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Music Review: Alan Tyler & The Lost Sons Of Littlefield – Lonesome Cowboys

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So, just who are The Lost Sons of Littlefield, you may ask? To answer that, we need to go way, way back. Back to Waylon Jennings birthplace, in fact. Yes Littlefield is where the great man comes from but his inspiration has spread a great deal further.

It’s not quite that simple though and we need to go digging a little deeper. Alan Tyler, the singer with the acoustic guitar, was turned on to country rock by listening to none other than the late, more than great, Gram Parsons, and, of course, The Flying Burrito Brothers.

Back in the early nineties together with his band The Rockingbirds he made two highly regarded country-rock albums, their eponymous debut in 1992, and Whatever Happened To The Rockingbirds, two years later.

Alan is from the UK and these albums were seen as pioneers of English country rock. Television appearances followed, most notably slots on Later With Jools Holland, Top Of The Pops, and MTV. The Rockingbirds also clocked up four Glastonbury’s during an extensive tour schedule.

Now Alan has teamed up with former Rockingbird bassist Chris Clarke to form Alan Tyler And The Lost Sons Of Littlefield. Clearly he needed more than one lost son to form a band. So they added guitar man Paul Lush; Canadian drummer Phil Van Couver, formerly of The Raincoats; along with the superbly named Jim Morrison, who adds the vital ingredient of fiddles, and that wonderful instrument, the mandolin.

That’s the history, so let’s mosey on up to the present. The band has earned a huge reputation within the UK alt-country scene, performing a mix of their own songs that sit comfortably alongside covers from their heroes.

When seen live we are treated to the inevitable Waylon, alongside versions of George Jones, Hank Williams, and Townes Van Zandt. All three of which are connected by the curse of driven genius but whose music will doubtless live forever.

Alan Tyler's band is helping to keep that legacy alive on this, their latest album, Lonesome Cowboys (Hanky Panky Records, October, 2008). He combines that tradition with his own well crafted songs that, despite his English heritage, are rich in Americana.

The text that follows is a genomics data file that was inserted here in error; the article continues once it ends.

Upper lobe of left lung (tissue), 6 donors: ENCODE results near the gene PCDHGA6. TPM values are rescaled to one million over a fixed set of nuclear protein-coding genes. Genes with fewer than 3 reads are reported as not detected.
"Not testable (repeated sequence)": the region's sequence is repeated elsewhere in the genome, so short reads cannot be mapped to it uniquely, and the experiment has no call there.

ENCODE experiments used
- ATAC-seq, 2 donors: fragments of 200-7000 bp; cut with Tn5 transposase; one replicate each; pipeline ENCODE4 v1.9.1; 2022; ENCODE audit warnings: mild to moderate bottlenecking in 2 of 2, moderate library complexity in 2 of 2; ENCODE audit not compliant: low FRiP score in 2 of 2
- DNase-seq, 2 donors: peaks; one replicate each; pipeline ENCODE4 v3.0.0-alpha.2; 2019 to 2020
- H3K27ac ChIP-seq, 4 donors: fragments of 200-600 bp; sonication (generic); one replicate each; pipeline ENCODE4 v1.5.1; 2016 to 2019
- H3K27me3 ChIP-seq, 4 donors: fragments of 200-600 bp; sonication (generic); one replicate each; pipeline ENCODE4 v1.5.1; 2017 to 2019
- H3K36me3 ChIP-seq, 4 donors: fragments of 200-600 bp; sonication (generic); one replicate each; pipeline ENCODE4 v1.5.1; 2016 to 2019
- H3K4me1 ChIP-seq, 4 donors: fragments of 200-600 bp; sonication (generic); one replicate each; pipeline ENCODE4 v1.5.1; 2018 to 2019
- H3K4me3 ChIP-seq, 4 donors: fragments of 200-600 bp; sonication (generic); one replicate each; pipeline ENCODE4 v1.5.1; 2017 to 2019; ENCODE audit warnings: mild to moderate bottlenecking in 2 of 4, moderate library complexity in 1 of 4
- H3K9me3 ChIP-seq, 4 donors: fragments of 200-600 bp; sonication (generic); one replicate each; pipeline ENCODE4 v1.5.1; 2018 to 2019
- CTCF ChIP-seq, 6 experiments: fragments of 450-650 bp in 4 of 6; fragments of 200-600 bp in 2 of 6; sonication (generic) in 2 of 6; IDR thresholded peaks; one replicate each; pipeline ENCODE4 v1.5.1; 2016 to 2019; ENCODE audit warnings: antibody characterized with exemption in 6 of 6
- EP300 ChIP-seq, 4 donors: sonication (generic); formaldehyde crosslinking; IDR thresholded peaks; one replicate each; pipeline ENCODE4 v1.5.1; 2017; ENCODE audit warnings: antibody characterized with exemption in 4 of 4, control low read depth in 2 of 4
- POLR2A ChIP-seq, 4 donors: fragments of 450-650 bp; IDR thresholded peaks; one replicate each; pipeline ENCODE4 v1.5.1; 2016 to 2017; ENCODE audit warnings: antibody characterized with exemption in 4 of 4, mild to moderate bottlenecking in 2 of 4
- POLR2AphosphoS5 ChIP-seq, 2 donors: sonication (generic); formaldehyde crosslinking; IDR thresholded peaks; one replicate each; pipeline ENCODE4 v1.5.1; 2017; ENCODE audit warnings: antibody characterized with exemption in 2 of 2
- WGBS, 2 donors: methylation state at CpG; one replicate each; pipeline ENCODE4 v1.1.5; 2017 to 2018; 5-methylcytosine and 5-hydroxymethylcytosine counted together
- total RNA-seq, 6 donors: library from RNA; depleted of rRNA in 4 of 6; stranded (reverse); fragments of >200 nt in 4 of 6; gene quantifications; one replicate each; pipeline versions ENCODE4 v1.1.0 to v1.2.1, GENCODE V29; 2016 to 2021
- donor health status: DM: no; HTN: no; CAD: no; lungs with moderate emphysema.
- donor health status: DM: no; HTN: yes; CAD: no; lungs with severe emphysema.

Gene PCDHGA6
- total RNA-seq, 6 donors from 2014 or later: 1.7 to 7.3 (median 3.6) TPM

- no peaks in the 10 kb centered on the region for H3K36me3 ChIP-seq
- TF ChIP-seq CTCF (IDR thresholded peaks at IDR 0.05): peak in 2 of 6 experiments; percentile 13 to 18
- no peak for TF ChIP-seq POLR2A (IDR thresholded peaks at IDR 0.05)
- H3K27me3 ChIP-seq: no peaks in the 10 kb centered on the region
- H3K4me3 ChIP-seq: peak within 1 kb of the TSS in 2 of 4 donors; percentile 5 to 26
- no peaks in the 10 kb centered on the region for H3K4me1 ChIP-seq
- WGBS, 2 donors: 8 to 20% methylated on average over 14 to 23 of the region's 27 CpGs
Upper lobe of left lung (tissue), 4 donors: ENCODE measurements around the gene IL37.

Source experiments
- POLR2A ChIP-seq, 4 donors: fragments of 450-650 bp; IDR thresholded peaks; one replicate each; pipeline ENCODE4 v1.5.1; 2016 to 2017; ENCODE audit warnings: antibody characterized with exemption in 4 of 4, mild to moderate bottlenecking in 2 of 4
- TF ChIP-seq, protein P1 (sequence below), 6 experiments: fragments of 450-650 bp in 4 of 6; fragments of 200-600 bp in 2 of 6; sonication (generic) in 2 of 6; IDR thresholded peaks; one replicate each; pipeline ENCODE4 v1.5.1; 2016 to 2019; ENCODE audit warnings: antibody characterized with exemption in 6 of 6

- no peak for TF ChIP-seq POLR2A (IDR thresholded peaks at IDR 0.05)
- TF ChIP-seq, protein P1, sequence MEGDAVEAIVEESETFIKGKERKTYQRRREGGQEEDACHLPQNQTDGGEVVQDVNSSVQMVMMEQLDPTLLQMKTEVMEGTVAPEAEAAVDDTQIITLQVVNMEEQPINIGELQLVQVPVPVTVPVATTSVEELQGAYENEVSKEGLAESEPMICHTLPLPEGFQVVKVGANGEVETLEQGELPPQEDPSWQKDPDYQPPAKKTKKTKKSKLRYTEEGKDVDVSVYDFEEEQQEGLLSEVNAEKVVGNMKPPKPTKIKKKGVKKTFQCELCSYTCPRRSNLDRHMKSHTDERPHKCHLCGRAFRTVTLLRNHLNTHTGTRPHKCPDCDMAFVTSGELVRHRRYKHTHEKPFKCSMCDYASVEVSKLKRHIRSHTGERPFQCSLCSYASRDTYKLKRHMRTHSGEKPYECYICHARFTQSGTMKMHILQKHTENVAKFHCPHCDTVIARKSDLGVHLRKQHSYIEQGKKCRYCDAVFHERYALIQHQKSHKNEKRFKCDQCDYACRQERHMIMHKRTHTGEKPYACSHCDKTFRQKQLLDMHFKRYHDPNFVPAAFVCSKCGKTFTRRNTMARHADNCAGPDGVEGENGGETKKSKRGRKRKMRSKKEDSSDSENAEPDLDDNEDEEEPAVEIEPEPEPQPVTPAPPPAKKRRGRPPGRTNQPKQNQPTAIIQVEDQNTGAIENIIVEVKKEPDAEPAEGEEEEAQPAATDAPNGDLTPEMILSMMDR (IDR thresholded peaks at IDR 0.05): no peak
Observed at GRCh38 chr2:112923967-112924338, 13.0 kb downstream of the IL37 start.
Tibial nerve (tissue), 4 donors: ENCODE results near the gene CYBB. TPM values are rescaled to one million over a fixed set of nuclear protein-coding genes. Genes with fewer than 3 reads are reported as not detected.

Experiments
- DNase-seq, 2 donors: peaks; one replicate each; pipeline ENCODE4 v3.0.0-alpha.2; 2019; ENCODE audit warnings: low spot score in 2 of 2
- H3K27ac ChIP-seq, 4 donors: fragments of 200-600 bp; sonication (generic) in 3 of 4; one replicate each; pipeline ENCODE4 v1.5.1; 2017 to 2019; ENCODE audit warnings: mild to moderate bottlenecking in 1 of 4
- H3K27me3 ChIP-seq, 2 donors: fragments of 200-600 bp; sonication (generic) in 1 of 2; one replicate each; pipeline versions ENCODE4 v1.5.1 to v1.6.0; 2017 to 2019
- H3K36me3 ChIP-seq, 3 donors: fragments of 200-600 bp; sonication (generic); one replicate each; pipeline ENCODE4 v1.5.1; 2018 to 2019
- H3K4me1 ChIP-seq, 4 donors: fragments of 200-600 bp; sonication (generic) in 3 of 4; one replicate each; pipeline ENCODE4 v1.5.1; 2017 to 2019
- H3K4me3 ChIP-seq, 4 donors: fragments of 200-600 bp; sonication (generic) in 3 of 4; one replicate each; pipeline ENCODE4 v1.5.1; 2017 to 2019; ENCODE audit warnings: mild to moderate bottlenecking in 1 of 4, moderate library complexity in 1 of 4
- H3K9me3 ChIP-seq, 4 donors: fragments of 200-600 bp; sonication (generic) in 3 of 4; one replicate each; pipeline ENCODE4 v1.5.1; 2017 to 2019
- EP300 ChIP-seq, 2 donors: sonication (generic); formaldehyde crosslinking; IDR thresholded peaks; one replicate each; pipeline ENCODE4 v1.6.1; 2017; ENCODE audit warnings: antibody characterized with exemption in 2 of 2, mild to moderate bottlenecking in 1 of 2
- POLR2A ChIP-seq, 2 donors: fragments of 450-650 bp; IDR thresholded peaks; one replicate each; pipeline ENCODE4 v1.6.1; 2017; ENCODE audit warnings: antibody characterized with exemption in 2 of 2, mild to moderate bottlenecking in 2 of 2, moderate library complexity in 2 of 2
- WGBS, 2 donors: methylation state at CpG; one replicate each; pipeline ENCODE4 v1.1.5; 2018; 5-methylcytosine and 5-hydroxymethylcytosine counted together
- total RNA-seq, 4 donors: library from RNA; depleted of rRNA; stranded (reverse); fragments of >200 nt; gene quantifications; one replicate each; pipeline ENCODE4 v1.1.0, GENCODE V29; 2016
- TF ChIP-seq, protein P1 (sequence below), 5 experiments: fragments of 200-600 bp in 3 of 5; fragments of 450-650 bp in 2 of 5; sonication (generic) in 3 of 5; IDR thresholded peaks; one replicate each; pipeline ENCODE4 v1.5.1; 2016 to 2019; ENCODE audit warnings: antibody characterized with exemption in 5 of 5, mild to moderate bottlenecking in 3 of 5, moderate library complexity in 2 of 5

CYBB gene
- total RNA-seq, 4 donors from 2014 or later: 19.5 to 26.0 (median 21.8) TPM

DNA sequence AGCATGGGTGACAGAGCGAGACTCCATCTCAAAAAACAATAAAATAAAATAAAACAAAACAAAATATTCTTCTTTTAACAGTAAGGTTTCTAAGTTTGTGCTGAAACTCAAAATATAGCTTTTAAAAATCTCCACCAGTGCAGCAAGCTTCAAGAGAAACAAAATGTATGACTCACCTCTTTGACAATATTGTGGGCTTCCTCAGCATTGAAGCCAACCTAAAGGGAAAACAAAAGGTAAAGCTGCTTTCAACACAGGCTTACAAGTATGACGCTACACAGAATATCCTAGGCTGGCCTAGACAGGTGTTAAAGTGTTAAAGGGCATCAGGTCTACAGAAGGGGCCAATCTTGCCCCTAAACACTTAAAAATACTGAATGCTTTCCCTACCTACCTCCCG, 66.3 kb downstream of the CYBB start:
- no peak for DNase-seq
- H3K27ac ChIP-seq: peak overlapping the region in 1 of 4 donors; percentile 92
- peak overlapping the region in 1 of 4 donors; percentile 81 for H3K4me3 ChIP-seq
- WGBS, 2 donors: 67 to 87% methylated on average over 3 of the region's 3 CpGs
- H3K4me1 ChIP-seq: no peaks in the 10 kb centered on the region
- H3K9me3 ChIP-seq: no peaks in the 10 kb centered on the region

Or is it that simple? There is most definitely an Englishness to some of the lyrics, telling campfire stories but from a North London perspective.

The first thing that hits you when playing Lonesome Cowboys is that the band couldn’t be more authentic if they had been born on the streets of Nashville itself. They generate a warmth, and style that is quite simply top drawer. If Alan Tyler had recorded with a Nashville band he surely couldn’t have bettered the performance contained on this album.

As a result we need to put aside those doubts about birthright. Either the music flows through your lifeblood or it doesn’t. It is as simple as that. The band conclusively dispels any lingering doubts and shows that the country heart is pumping within the first few bars of the album.

Recorded in London, Lonesome Cowboys, should act as a clear indication that the influence of the country greats extends far beyond American shores. It is alive and well, and most definitely kicking on the other side of the Atlantic in the UK.

There is a deep affection, understanding, love, and respect for the legacy they are tapping into. It would all sink very rapidly if they lacked any of these elements. Not only do they achieve all of this but they do so with a huge amount of panache, style, and undeniable musical ability.

There are standouts aplenty. For example the Waylon inspired “Rambling Girl”, or the fiddle soaked, “The Man That I Am”. “Something You Haven’t Told Me” sounds every inch the genuine article.

The mandolin rich hoe-down of “When You Get Back From New York City”, sits nicely alongside the closing track, “O’er The Hill And Far Away”. The standout “Time To Pay” simply oozes quality.

There is only one cover on this album, Pete Dello’s “I’m A Gambler”. This last statement should surprise any remaining doubters. With this in mind I challenge anyone who, without prior knowledge, would listen to this and not get an overwhelming impression of authenticity.

On Lonesome Cowboys Alan Tyler And The Lost Sons Of Littlefield not only keep the heritage alive but they actually manage to add to it.

Please visit the band's MySpace page to find out what I am going on about!

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